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US denies Crystallex’s request for Citgo shares, will revalue in 2022

Sep 15 (Reuters) – The U.S. Treasury Department on Wednesday denied a request by Canadian gold miner Crystallex to receive shares in U.S. refiner Citgo Petroleum Corp, a subsidiary of Venezuela’s state-owned PDVSA, as partial payment of the debt. according to a document seen by Reuters.

The Treasury’s Office of Foreign Assets Control (OFAC) told Crystallex that the State Department had determined that such a sale would not be inconsistent with U.S. foreign policy interests, but that Washington would reassess those considerations during the first half of 2022.

Citgo has been controlled since 2019 by the Venezuelan opponent Juan Guaidó since Washington recognized him as the legitimate leader of the South American country, and sanctioned PDVSA to seek the departure from power of President Nicolás Maduro, accused of manipulating his re-election in May 2018.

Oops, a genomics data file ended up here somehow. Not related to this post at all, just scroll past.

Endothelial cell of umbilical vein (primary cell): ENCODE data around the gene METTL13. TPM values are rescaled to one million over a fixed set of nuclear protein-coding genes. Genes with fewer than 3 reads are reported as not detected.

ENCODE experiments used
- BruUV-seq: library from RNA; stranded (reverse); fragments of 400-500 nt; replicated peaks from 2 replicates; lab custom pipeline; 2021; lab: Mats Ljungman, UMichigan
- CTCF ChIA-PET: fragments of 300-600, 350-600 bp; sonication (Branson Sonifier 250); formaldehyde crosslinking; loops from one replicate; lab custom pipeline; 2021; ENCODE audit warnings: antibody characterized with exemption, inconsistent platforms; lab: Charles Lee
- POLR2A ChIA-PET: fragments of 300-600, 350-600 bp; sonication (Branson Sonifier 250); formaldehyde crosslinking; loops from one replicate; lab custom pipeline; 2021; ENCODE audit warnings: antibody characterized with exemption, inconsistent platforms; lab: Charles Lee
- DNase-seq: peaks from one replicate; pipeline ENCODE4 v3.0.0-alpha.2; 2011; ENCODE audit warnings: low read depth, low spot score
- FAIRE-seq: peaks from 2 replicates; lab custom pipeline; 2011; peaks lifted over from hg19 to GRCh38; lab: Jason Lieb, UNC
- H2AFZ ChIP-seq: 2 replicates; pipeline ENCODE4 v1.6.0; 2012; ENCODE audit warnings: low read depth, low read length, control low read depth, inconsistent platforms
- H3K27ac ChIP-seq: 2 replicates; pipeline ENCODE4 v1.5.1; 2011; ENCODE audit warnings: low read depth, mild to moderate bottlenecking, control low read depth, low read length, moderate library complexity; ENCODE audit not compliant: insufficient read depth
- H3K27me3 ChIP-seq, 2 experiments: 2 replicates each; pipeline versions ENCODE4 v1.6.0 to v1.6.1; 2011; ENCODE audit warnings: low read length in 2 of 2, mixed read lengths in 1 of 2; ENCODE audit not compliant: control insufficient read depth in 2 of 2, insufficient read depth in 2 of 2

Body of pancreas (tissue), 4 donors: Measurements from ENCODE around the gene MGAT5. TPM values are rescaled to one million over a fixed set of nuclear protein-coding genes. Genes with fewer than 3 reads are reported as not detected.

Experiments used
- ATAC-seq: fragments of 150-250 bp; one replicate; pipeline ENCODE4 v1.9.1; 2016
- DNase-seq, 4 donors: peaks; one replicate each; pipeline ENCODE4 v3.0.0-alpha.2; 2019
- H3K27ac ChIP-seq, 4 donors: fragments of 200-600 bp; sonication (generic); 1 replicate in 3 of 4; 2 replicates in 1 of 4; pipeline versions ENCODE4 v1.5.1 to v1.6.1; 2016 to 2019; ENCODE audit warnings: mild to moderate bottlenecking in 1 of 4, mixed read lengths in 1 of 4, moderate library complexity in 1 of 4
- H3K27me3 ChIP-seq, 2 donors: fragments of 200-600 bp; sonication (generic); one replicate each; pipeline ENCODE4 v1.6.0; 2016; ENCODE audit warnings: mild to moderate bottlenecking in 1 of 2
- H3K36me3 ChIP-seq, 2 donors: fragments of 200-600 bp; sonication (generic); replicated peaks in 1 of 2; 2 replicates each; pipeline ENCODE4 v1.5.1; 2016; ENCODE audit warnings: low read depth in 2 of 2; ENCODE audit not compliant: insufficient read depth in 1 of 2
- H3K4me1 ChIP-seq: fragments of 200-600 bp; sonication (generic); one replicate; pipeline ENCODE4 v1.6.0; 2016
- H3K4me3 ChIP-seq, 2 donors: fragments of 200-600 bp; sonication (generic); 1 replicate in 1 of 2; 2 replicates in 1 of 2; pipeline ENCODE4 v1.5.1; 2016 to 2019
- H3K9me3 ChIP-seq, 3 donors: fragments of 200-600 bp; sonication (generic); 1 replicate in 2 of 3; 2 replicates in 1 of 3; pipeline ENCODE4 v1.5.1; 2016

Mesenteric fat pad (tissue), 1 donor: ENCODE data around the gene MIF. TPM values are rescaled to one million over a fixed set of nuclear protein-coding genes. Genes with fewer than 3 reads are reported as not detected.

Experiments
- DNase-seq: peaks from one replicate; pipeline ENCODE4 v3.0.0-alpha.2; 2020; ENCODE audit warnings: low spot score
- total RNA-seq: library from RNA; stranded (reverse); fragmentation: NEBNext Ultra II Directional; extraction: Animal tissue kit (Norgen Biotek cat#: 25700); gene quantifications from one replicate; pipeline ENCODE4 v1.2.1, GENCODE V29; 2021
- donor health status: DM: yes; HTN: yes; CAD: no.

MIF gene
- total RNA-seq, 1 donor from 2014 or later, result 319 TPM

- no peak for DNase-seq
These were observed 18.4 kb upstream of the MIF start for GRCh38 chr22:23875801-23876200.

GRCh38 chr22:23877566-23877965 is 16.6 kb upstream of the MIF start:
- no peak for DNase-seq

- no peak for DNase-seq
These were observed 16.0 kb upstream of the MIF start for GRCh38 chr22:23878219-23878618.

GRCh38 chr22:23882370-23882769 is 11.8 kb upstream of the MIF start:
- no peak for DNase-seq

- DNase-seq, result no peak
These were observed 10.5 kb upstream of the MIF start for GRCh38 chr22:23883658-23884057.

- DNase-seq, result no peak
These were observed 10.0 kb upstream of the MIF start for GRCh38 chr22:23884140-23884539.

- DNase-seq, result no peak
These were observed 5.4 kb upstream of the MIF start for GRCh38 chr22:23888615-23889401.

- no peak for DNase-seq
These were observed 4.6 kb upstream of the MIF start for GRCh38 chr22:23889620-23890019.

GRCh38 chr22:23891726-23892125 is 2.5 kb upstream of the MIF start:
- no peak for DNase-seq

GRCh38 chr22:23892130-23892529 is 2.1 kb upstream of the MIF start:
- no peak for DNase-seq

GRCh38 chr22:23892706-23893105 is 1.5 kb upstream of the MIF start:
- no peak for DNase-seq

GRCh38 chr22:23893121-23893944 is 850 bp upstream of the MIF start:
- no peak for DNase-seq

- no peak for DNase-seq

A judge approved the sale of shares in Citgo’s parent company earlier this year to comply with Crystallex’s ruling that seeks to collect a debt of 1.4 billion dollars for the expropriation of its assets in Venezuela. But due to the sanctions, the company needed a specific license from OFAC in order to carry out the sale.

“Since OFAC’s action was taken ‘without prejudice’, and in accordance with the suggestion in the letter, we will ask the US government to reassess our license application during the first half of 2022,” he told Reuters in Crystallex CEO Robert Fung released a statement.

The statement noted that OFAC’s letter postpones any final decision on the license application and said they “anticipate a favorable decision.”

Despite sanctions and diplomatic pressure, Maduro remains in power backed by the military and has the support of allied countries such as Russia and China. Washington has expressed concern that any loss of control of Citgo could have negative political repercussions for Guaidó.

“The United States will reassess whether the sale of PDVH shares is consistent with US foreign policy, as the situation in Venezuela evolves,” the letter read, referring to Citgo parent PDV Holding.

(Report by Luc Cohen in New York. Edited in Spanish by Mayela Armas.)

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